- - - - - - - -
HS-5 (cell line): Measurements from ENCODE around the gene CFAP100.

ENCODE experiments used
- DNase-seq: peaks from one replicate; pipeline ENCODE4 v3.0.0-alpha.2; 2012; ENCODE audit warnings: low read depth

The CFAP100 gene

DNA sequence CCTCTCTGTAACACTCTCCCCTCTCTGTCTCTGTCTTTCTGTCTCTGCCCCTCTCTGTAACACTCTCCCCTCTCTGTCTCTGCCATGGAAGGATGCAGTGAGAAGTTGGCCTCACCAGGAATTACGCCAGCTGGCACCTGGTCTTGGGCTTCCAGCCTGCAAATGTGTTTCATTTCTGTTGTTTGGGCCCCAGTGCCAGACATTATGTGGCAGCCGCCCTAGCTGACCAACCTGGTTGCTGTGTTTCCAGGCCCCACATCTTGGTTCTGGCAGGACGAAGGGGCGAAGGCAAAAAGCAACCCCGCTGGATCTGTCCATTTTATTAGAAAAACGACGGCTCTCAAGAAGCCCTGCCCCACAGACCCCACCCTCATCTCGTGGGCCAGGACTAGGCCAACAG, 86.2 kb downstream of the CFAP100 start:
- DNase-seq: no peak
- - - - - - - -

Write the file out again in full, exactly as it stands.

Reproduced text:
HS-5 (cell line): Measurements from ENCODE around the gene CFAP100.

ENCODE experiments used
- DNase-seq: peaks from one replicate; pipeline ENCODE4 v3.0.0-alpha.2; 2012; ENCODE audit warnings: low read depth

The CFAP100 gene

DNA sequence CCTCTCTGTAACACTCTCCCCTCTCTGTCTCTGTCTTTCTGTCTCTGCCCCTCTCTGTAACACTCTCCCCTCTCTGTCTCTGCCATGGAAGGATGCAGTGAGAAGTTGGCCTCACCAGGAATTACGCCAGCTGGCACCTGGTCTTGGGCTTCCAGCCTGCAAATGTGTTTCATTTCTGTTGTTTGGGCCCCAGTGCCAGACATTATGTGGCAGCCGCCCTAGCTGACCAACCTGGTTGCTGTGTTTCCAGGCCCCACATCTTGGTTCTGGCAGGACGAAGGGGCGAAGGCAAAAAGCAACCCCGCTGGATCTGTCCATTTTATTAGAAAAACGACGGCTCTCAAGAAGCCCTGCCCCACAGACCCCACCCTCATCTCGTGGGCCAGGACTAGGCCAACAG, 86.2 kb downstream of the CFAP100 start:
- DNase-seq: no peak